Academic Journal of Religious Education
We are extremely glad that we can with this issue of Theo-Web announce two important innovations: Theo-Web is published in a completely new web design and the work of Theo-Web is supported by an international Editorial Advisory Board. We are grateful to all the members of the Board for their willingness to support us, which is also an expression of the increasing internationalization of religious education studies and of Theo-Web.
Wir freuen uns, dass mit der neuen Ausgabe von Theo-Web zwei wichtige Neuerungen verbunden sind: Theo-Web erscheint in einem völlig neuen Design und mit dem neuen international ausgerichteten Editorial Advisory Board.
While the term ‘justification’ seems to be outdated to theologians, sociologists and political scientists turn to it more and more frequently in order to describe how societies deal with inequalities in a supposedly just society. This essay presents the theory of justification developed by the French sociologist Luc Boltanski. In a project-based society the need of individuals to justify themselves is a permanent task. What are the conditions under which a theological concept of justification will relate to a sociological one?
This paper interprets the motif of justification in the context of four motives of self-evaluation (self-enhancement, self-assessment, self-improvement and self-verification). Additionally, the relevance of the motif of justification is demonstrated with reference to the related self-reflexive emotions of guilt, shame and pride. In an empirical section, adolescent experiences of self-evaluation are differentiated based on the quadrants of the values space. The potential of the diverse interpretations of justification is shown for each quadrant. The insights so gained are subsequently applied in an argumentative, emotion-oriented and action-oriented proposal for religious education.
It is accepted that the Reformation gave rise to important impulses in terms of education (keywords: alphabetisation and responsibility/maturity of the individual). The key content of Reformation theology, the justification of the ungodly, however, seems to be only historically relevant for many RE materials. At best, it may be communicated via social channels. However, even for Luther himself, the practice of the Protestant skill of distinction, which formed the basis of justification theory, was indeed a central issue of education, since the mental figure of justification cannot be understood on its own but requires a differentiated image of oneself and of God. This article asks the question of where this issue of education is addressed in today’s Religious Education and how this theology can be communicated to pupils today. This reveals the desideratum of rediscovering the dialectics of the theology of justification as a dynamic basis of Protestant educational processes that concern crises in life and faith.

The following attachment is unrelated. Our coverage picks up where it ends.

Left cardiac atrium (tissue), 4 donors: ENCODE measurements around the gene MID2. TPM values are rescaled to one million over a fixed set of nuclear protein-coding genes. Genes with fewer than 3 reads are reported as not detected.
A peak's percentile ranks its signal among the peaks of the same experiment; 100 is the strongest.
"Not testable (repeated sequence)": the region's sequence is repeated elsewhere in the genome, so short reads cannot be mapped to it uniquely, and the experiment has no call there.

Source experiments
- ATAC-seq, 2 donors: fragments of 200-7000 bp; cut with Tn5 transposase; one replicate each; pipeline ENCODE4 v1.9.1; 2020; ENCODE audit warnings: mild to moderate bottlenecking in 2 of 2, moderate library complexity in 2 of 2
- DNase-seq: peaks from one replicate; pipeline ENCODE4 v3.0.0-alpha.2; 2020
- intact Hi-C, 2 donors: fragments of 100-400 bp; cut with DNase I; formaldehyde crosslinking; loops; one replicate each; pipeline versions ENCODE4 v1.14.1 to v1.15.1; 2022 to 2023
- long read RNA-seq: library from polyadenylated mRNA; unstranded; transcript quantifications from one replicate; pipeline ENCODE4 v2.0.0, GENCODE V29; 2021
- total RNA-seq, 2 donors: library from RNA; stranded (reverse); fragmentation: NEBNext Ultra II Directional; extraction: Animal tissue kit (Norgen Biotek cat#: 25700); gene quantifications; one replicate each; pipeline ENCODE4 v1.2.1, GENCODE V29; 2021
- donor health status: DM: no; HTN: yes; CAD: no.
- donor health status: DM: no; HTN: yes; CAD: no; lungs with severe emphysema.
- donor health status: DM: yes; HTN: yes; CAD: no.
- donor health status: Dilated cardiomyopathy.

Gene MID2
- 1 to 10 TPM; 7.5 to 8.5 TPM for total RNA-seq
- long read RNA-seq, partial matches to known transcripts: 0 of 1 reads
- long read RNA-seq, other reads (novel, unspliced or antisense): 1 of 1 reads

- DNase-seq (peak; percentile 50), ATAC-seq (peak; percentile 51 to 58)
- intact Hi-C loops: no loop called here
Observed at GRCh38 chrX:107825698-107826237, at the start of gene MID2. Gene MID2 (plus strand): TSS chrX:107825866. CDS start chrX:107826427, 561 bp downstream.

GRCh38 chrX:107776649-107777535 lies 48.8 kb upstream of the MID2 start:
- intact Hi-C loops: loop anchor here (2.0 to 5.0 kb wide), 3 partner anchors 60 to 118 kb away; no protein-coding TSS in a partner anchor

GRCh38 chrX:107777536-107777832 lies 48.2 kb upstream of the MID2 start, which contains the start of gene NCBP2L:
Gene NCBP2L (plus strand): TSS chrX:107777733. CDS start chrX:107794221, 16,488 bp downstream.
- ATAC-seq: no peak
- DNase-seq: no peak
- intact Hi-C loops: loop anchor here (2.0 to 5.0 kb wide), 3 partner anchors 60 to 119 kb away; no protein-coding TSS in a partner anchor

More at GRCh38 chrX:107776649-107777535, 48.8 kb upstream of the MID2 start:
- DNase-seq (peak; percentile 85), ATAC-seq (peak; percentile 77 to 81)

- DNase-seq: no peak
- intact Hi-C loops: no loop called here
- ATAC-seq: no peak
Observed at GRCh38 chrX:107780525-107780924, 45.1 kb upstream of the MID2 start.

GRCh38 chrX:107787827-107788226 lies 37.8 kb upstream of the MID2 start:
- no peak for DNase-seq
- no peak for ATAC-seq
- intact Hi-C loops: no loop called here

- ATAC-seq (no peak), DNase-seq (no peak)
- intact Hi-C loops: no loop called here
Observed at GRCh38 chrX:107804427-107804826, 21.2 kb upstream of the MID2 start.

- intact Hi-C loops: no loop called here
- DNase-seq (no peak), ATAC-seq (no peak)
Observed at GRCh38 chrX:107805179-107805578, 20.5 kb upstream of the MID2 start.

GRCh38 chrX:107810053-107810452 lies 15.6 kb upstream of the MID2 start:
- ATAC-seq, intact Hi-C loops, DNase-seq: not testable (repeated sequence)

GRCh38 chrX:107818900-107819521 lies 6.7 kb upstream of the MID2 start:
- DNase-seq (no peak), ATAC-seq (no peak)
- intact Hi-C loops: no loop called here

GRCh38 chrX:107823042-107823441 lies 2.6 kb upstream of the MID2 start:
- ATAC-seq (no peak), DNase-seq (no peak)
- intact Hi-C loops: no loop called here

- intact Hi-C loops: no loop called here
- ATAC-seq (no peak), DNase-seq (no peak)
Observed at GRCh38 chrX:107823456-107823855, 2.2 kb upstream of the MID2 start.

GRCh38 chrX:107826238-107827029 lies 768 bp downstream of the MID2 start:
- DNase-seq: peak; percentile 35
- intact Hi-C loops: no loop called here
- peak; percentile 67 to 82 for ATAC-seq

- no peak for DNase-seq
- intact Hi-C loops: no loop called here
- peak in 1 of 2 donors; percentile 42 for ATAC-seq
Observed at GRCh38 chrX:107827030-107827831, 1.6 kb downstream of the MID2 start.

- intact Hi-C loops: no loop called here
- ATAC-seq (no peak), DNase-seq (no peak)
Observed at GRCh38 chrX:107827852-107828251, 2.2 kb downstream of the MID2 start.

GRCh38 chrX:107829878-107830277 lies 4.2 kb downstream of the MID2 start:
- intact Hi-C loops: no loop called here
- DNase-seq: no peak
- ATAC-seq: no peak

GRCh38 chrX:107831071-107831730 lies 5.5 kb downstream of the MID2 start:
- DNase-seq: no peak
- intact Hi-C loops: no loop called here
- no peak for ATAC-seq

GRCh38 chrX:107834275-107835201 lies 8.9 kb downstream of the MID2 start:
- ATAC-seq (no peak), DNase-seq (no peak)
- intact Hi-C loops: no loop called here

After a brief outline of the problems that Martin Luther’s theology of justification pose for (especially young) people today, the article draws on three areas of discourse in order to gain new access to the core of justification belief. 1) Impulses from child theology; psychological and empirical educational research recommends focusing on the anthropological phenomenon of shame rather than or as a complement to guilt (as has been traditional in justification theology). 2) Recent theological research on St. Paul highlights the often overlooked significance of the tension between shame-honor and shame-recognition. 3) Recent philosophical discourse has elaborated the fundamental value of recognizing human identity and social coherence. The threads of these perspectives are, in the conclusion of the article, brought together to a theology and pedagogy of recognition.
‘Justification’ is a key notion of Protestantism. Yet, surprisingly, it seems to play only a subordinate role in Protestant RE and no role at all in Catholic RE. This, despite the fact that the notion seeks to express the core biblical definition of the relationship between God and humans—that God in his prevenient mercy is an unconditionally loving, just and liberating God. The notion of justification is in essence a soteriological, not a juridical term, whose semantic content, however, has to be theologically revitalized in ecumenical dialogue under late modernity’s altered conditions of understanding . As such the notion is also highly relevant from an educational perspective.